Herbal teas are the epitome of transformation and growth from one source: Camellia sinensis
Six tea variations stem from this single plant:
The degree of oxidation during processing is what affects the chemical constitution of the plant's leaf, thus changing the flavor.
If you've had a few of the teas mentioned above, you've probably had a taste of the chemical difference.
A tea leaf primarily contains polyphenols (flavonoids), in conjunction with amino acids and theanine.
Heat triggers oxidation however other factors contribute to the plant's oxidation process; environment, time of harvest, plant disease, and farming practices are a few minor factors.
The Art of Tea making
The magic and uniqueness of tea blends occur from the oxidation degree of the tea plant. The timing of knowing when and how to harvest tea leaves to the mixing of the tea with other complementary flavors takes skill.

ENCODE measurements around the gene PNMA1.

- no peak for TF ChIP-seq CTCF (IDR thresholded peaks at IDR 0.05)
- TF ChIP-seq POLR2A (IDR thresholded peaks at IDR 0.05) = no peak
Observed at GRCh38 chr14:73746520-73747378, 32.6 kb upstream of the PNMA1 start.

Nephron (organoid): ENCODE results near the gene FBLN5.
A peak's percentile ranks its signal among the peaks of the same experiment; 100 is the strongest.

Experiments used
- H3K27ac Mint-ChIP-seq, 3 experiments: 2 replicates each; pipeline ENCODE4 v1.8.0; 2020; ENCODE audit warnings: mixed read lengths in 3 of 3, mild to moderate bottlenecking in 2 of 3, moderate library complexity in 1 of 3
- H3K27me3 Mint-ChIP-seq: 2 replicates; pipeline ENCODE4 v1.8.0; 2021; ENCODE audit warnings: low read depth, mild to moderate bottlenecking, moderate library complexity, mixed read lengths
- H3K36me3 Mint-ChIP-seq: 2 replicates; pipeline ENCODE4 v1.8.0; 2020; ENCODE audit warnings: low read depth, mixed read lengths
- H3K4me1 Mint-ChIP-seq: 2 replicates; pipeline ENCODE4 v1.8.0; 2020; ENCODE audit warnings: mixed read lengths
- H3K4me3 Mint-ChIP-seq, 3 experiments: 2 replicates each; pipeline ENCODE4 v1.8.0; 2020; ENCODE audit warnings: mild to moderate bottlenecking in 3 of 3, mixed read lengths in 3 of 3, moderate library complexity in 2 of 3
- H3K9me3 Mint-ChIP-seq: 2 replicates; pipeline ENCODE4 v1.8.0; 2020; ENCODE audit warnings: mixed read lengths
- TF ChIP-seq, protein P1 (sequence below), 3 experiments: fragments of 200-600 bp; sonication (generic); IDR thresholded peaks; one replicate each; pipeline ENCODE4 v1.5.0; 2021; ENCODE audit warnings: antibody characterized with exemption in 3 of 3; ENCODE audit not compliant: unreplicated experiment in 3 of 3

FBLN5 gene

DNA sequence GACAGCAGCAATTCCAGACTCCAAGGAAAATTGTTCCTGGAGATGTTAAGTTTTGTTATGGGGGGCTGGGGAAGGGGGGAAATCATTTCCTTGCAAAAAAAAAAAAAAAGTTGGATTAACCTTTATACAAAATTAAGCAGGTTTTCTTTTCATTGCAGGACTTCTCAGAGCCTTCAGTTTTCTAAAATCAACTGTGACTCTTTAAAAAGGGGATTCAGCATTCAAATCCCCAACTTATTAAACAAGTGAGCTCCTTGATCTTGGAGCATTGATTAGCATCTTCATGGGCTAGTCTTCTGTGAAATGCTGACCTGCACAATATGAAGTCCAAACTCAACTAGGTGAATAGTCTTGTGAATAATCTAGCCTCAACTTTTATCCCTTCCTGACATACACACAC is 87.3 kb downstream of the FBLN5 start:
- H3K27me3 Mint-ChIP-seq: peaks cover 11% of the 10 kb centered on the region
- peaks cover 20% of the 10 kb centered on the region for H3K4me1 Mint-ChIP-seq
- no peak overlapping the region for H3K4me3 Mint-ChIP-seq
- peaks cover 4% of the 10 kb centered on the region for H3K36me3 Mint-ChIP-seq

The chemical conversion aftermath of tea oxidation continues as you ingest tea. The primary chemical constitutes have beneficial effects on the body.
The perfect cup of tea
Combined with the health benefits of the plant's chemical makeup, a perfect cup of tea is what you make out of it. Often I get the question, "how do you brew tea?"
There are so many methods, I often encourage those to experiment and play with the plant and what it has to offer.
What is your favorite degree, I mean type of tea? Comment below!